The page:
2 Tbsp finely chopped Italian parsley
sea salt and freshly ground black pepper

Method

  1. To make the confit, drain tomatoes and squeeze out seeds. Finely dice and place in bowl along with garlic, jalapeno and lemon juice. Fold together. In small bowl, whisk oil, vinegar and parsley together. Drizzle over tomatoes and add salt and pepper to taste. Set aside to marinate while preparing turkey meatballs.
  2. Preheat oven to 350ºF (180ºC). Line baking sheet with parchment paper.
  3. Combine meatball ingredients except olive oil and arugula in medium-sized bowl. Work mixture together using hands until evenly mixed. Dampening hands with water, shape turkey mixture into 1-inch round balls and place in single layer on baking sheet. Lightly brush with olive oil. Bake in preheated oven for 20 minutes or until meatballs are cooked through and inner temperature reads 170ºF (77ºC) when tested with meat thermometer.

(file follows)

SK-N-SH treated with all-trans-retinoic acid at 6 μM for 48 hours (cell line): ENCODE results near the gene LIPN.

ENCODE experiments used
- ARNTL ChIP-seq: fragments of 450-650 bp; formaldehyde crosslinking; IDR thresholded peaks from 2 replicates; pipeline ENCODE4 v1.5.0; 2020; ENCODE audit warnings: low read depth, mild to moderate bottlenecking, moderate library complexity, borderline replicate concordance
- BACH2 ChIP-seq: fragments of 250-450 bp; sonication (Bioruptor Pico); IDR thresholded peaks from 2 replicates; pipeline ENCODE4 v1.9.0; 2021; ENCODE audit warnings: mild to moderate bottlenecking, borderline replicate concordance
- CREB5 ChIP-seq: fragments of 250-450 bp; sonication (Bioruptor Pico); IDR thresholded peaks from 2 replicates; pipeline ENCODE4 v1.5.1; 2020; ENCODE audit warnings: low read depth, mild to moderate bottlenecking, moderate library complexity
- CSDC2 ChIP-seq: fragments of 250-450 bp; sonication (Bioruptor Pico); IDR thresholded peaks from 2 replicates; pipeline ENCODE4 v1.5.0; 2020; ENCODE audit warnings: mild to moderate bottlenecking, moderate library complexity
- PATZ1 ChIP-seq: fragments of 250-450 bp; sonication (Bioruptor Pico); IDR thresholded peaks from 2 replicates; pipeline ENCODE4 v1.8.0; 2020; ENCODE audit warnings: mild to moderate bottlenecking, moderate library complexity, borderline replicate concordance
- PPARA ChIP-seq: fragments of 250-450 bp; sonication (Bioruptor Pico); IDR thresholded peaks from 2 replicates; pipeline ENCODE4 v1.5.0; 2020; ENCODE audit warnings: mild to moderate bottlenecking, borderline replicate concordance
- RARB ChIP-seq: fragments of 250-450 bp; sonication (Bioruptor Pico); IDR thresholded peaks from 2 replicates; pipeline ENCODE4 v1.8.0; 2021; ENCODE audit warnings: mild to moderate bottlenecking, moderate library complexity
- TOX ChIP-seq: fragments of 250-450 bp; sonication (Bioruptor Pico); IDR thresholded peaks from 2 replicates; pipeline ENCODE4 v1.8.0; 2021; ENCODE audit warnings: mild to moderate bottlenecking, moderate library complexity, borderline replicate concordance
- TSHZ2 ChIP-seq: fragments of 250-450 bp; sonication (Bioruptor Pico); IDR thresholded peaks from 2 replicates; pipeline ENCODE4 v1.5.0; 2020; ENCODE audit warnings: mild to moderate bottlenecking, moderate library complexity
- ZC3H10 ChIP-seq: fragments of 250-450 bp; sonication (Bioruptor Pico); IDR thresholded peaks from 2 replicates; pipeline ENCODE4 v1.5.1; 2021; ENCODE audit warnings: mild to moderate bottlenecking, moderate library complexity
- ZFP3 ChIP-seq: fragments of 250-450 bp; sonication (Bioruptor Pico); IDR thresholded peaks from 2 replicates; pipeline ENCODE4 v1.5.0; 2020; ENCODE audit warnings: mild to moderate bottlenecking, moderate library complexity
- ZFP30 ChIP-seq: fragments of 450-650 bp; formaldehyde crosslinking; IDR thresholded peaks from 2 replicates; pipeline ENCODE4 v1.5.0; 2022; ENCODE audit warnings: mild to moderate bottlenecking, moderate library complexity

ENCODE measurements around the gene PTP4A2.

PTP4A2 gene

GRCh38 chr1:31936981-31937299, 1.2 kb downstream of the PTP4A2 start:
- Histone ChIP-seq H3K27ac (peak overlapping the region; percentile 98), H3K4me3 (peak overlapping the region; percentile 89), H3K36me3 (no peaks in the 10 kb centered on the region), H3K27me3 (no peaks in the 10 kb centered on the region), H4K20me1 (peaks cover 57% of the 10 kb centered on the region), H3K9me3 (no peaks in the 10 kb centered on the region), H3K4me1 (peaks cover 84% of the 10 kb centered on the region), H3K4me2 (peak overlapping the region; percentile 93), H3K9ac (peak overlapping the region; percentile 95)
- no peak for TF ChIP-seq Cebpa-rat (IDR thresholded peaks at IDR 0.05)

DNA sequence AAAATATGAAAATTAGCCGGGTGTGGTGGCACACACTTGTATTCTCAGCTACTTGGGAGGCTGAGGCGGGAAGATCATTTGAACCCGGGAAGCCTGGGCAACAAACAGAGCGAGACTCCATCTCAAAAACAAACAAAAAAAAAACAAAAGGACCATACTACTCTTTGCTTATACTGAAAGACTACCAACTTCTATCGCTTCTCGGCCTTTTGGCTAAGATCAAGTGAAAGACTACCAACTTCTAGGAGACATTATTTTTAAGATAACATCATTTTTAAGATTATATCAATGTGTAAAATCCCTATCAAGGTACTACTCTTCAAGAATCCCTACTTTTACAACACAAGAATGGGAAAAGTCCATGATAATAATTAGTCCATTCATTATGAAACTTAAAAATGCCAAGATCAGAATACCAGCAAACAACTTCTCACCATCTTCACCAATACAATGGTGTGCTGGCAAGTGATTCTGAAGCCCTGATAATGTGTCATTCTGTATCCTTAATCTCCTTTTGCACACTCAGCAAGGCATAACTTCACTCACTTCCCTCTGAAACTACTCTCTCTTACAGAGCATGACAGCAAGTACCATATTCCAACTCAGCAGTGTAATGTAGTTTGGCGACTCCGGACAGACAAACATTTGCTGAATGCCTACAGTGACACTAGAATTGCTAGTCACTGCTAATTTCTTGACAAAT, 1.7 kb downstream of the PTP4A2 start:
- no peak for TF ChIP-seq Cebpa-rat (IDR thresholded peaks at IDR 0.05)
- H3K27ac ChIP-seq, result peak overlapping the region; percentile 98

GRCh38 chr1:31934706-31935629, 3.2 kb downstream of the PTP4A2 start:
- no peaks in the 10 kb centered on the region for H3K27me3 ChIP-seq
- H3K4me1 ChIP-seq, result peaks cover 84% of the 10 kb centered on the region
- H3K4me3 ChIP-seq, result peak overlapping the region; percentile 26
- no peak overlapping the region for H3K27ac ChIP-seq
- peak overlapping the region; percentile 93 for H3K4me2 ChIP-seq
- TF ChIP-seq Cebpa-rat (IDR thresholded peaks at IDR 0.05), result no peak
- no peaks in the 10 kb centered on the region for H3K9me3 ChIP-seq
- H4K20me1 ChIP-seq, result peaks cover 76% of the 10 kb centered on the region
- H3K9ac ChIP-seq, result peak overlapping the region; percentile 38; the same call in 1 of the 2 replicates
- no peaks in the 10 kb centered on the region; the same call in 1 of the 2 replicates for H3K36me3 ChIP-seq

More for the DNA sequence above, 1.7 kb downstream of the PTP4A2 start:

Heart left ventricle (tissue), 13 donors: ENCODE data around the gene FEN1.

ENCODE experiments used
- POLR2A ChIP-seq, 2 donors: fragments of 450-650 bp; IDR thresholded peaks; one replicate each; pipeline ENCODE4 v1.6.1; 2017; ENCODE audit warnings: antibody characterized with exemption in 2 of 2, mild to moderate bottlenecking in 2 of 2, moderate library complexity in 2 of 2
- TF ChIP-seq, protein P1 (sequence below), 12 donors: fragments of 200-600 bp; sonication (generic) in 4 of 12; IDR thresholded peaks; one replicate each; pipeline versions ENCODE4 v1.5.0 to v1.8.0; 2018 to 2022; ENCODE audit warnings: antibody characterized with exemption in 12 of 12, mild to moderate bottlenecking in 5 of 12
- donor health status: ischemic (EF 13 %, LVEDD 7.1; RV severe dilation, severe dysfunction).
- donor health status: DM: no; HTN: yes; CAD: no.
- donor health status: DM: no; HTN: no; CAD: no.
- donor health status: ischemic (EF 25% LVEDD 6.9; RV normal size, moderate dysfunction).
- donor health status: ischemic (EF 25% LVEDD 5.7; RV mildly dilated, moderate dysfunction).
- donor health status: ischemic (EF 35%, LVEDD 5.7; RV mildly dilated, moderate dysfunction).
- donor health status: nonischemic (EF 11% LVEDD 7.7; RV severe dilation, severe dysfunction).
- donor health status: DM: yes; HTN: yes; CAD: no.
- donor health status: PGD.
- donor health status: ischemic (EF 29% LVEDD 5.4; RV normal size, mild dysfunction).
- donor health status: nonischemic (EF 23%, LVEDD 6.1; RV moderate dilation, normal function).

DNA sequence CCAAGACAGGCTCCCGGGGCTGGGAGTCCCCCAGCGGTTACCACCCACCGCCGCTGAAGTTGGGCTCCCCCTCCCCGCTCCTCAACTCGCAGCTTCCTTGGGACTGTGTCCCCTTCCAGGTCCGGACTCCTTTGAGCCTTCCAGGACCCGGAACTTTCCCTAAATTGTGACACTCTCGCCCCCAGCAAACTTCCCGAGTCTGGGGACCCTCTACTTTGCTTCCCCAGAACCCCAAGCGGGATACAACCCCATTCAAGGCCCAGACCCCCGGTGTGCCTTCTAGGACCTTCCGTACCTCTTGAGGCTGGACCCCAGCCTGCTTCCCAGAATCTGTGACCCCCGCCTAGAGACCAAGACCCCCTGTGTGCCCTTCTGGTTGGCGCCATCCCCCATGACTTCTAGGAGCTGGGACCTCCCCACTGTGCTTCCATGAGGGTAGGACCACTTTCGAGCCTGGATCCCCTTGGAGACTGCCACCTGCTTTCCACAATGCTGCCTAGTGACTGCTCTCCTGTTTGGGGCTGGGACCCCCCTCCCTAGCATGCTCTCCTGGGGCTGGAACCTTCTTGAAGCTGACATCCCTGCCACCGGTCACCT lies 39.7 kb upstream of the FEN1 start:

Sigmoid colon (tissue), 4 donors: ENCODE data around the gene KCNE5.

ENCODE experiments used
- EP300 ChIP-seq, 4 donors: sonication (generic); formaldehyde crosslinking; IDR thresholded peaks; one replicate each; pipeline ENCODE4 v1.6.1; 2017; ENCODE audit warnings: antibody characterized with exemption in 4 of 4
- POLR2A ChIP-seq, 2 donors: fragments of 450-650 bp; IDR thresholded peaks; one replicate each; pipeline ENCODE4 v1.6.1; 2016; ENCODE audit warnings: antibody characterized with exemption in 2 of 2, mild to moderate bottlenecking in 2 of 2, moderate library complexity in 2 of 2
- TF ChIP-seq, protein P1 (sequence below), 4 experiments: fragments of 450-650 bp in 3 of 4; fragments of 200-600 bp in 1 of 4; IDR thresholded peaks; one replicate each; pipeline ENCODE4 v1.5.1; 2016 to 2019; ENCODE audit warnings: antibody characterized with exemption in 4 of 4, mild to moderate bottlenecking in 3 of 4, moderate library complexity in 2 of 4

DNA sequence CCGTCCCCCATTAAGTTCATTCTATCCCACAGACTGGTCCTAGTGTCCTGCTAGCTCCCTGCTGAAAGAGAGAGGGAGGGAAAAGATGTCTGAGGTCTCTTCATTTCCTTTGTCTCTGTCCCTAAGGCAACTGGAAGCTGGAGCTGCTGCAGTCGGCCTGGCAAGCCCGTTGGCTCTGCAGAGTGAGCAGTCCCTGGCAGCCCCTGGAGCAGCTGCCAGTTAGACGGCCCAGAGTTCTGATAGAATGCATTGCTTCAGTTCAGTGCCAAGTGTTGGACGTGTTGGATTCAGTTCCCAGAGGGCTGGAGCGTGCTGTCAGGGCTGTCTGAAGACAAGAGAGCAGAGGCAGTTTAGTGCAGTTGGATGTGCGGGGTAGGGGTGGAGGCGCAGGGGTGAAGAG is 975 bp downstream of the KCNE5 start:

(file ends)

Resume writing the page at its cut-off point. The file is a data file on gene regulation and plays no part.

4. To serve, place a few arugula leaves on each of 6 serving dishes. Top with a few turkey meatballs and spoon some Tomato Confit over top.

Makes 6 servings.

Source: Sage magazine

Video: Walk Like a Penguin on Ice

If there’s ice below, take it slow. Walk like a penguin to prevent falls and injury.

Watch video at You Tube (1:37 minutes) . . . .

Evidence Points to Fish Oil to Fight Asthma

University of Rochester Medical Center scientists have discovered new essential information about omega 3 fatty acids contained in fish oil and how they could be used for asthma patients.

In a paper published in the Journal of Clinical Investigation—Insight, researchers using cell cultures from local asthma patients, found that: